Considering the debate between Akutagawa and Tanizaki, it stands to reason that perhaps Akutagawa was playing devil’s advocate to Tanizaki’s point of view. This idea is patently false. Akutagawa wrote the way he did because he believed it, and because he has no other choice. The mind of this man was as jumbled and confused and full of emotion as it could possibly and this comes out in his writings. Such a troubled man is not likely to offer up an elegant account, but more likely to write introspective pieces that speak of life on the edge. This is very similar, and almost parallel to the writing of Dr. Hunter S. Thompson. He wrote autobiographical pieces that told of dangerous behavior often veiled by drugs where reality and hallucinations were interchangeable. Akutagawa treats us to the same sort of writing approach in Spinning Gears and Fool’s Life. As if to cement the comparison, Thompson and Akutagawa both took their own lives after years of mental uneasiness and struggle.
Compared to Akutagawa, Tanizaki is what is thought of as a classical novelist. He writes the standard interpretation of a novel. In Quicksilver we are given a beginning, a middle, and an end. There is deception, sex, scandal, and humor. The reader is treated to a story with a distinct plot that employs many literary devices. It is essentially what is thought of as a western novel. It is possible that, because of this characterization as a western novel, Akutagawa took issue with the writing style. As a western individual though, it is easier to read an author like Tanizaki but this could largely be attributed to the fact that his style is familiar and easy to follow. Tanizaki is like our modern day Steven King, if not more salacious.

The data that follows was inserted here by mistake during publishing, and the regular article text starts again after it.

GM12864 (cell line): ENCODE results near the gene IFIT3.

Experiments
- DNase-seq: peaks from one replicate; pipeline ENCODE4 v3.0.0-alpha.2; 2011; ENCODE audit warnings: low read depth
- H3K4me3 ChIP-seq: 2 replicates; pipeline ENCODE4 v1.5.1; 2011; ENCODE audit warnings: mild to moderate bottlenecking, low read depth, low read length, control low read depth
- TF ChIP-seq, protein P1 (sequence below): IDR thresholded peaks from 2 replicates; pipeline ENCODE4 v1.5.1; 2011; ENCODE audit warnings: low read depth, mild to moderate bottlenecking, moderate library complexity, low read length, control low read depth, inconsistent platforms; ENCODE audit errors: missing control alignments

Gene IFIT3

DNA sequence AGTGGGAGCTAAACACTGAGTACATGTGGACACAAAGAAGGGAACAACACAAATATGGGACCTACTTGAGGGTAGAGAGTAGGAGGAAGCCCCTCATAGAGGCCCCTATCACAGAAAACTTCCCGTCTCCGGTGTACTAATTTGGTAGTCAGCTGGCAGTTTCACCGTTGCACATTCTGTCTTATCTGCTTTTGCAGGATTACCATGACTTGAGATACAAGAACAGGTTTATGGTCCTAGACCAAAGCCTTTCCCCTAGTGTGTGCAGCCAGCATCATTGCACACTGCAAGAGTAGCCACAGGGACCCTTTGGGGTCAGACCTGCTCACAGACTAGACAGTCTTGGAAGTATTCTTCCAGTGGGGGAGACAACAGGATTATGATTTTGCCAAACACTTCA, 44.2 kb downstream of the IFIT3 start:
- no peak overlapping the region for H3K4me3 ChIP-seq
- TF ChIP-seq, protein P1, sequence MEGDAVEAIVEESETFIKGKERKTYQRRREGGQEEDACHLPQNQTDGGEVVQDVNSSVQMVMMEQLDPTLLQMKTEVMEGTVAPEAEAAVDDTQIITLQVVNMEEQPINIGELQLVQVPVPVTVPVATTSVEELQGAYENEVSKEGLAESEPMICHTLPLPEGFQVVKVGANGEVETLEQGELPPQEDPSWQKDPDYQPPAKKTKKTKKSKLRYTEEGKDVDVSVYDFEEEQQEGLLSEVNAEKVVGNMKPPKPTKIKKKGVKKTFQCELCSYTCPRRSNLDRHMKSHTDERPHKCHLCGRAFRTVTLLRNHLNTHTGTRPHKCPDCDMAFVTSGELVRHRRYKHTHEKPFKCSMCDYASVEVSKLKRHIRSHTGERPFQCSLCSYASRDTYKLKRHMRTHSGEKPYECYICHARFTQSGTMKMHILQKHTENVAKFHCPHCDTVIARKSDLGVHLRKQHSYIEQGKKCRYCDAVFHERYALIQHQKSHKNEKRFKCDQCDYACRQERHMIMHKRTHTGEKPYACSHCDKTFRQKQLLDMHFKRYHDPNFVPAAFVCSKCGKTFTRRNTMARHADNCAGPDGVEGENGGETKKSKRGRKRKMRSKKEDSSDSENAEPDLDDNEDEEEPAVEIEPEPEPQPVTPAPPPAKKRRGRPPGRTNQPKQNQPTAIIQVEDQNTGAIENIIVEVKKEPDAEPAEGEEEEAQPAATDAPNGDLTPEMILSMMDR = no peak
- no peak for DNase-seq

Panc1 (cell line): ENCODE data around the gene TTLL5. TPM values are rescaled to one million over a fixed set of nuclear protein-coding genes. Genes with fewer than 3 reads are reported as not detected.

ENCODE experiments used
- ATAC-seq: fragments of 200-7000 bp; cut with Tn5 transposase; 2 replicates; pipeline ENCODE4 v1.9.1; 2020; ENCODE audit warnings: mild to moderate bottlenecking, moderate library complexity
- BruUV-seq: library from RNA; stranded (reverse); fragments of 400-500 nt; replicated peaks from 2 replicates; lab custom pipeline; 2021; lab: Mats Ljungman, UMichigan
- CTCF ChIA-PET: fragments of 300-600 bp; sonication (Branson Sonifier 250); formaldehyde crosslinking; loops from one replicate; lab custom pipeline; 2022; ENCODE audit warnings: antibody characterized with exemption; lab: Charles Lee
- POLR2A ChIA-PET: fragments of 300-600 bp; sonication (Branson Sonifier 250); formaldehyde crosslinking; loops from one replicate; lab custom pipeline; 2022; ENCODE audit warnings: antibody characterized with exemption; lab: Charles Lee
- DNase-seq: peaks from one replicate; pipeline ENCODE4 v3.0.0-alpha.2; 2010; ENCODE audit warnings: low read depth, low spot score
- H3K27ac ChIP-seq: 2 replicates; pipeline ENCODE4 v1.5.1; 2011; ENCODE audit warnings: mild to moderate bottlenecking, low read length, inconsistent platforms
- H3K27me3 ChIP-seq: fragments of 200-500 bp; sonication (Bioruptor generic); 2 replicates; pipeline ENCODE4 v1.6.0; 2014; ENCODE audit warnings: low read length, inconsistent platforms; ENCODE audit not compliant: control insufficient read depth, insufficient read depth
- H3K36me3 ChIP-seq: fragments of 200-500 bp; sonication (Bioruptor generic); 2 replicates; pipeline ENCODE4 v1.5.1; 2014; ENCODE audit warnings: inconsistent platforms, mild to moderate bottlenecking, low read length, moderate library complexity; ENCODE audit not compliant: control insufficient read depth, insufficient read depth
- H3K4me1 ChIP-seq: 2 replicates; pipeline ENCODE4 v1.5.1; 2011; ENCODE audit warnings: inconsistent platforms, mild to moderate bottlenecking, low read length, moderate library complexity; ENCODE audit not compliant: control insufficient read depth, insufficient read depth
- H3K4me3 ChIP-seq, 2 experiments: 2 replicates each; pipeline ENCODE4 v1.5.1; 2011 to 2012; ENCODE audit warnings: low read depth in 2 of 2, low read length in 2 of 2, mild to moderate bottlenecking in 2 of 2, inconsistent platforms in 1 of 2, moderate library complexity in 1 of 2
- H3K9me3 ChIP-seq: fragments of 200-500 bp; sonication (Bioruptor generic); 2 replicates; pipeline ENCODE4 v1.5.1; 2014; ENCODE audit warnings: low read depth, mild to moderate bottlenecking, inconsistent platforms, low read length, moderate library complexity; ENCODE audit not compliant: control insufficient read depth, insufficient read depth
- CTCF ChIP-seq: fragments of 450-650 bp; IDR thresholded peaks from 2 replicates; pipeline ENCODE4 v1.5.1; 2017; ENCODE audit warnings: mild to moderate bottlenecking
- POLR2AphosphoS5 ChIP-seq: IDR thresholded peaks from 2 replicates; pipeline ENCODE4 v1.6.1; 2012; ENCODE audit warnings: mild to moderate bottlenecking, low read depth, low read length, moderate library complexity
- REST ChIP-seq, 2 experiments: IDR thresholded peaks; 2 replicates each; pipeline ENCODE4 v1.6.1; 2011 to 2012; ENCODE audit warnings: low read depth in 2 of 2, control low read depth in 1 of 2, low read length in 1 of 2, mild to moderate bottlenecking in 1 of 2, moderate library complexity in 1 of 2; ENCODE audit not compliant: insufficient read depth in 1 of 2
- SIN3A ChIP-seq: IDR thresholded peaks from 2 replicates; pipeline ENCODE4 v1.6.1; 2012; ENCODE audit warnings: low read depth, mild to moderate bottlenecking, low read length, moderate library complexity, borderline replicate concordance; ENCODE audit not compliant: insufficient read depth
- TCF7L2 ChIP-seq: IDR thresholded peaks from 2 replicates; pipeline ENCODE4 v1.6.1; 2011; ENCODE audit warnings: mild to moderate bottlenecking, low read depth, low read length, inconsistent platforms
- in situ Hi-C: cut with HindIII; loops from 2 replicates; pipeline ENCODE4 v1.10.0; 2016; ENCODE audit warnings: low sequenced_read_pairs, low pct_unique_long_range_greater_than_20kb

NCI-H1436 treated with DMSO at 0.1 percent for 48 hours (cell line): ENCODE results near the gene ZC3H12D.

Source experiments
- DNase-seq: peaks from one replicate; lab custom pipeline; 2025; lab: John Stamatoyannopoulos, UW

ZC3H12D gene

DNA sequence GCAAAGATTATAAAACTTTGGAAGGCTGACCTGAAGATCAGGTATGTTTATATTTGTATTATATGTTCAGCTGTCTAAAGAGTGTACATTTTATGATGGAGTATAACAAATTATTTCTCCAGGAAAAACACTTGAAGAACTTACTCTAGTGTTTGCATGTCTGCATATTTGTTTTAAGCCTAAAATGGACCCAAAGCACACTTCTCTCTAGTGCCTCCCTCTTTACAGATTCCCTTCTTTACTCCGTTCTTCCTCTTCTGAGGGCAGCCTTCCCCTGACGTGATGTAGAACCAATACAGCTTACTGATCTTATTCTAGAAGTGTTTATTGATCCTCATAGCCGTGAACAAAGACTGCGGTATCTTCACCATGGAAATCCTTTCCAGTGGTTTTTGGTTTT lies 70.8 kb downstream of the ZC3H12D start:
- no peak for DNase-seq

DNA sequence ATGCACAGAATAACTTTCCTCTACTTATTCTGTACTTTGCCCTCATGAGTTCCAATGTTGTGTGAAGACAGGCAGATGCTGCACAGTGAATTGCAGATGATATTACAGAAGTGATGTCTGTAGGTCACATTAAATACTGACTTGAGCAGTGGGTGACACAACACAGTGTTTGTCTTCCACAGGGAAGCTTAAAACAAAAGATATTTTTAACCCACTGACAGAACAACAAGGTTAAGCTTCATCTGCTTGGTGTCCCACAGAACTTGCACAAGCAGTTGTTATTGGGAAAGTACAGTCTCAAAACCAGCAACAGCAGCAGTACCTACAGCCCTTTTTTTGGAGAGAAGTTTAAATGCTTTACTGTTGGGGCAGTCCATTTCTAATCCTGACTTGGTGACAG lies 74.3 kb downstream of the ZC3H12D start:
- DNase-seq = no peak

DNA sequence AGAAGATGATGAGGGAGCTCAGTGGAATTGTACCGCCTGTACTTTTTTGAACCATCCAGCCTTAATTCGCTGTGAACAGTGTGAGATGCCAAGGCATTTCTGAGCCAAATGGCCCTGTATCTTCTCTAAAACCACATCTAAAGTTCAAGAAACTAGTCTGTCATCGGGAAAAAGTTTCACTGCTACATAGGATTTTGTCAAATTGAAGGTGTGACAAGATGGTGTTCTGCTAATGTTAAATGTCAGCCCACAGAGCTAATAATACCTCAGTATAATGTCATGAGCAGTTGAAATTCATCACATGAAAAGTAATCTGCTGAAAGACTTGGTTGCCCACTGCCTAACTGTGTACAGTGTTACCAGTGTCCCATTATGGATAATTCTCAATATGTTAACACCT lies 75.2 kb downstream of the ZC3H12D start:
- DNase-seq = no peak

Akutagawa sought to create works that mirrored his mind, and accomplished this feat at the expense of continuity and plot. Some may view this as difficult to follow while others may appreciate the disjointed nature of his writings, but one thing remains clear; he had and has an audience. This fact will not be changing, and this can be attributed to the fact that some people enjoy a more abstract work, something that makes them think and interpret much more. With this in mind, it is impossible to say whether Tanizaki or Akutagawa had it right. They both had it right as they wrote for themselves and achieved fame by finding their niche, their audience, and their own style, and sticking to it.